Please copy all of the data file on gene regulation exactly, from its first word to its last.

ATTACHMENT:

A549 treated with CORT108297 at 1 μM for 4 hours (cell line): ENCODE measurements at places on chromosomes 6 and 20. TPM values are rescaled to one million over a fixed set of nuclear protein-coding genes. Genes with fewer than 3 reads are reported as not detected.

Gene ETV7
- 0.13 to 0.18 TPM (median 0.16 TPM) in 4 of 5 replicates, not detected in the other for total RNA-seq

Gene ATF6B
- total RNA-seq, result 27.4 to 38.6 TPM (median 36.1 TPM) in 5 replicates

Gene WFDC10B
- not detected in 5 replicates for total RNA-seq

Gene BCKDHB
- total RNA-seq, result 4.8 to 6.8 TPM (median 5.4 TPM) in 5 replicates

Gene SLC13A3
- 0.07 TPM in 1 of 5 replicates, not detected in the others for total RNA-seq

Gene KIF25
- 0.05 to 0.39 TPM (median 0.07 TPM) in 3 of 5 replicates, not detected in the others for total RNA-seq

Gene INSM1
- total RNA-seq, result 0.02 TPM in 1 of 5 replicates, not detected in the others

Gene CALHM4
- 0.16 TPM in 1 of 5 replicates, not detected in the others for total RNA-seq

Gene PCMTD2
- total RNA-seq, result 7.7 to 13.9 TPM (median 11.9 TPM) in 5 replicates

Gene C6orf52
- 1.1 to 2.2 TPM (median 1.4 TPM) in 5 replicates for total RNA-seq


A549 treated with CORT108297 at 1 μM for 4 hours (cell line): ENCODE measurements at places on chromosomes 6 and 20. TPM values are rescaled to one million over a fixed set of nuclear protein-coding genes. Genes with fewer than 3 reads are reported as not detected.

Gene ETV7
- 0.13 to 0.18 TPM (median 0.16 TPM) in 4 of 5 replicates, not detected in the other for total RNA-seq

Gene ATF6B
- total RNA-seq, result 27.4 to 38.6 TPM (median 36.1 TPM) in 5 replicates

Gene WFDC10B
- not detected in 5 replicates for total RNA-seq

Gene BCKDHB
- total RNA-seq, result 4.8 to 6.8 TPM (median 5.4 TPM) in 5 replicates

Gene SLC13A3
- 0.07 TPM in 1 of 5 replicates, not detected in the others for total RNA-seq

Gene KIF25
- 0.05 to 0.39 TPM (median 0.07 TPM) in 3 of 5 replicates, not detected in the others for total RNA-seq

Gene INSM1
- total RNA-seq, result 0.02 TPM in 1 of 5 replicates, not detected in the others

Gene CALHM4
- 0.16 TPM in 1 of 5 replicates, not detected in the others for total RNA-seq

Gene PCMTD2
- total RNA-seq, result 7.7 to 13.9 TPM (median 11.9 TPM) in 5 replicates

Gene C6orf52
- 1.1 to 2.2 TPM (median 1.4 TPM) in 5 replicates for total RNA-seq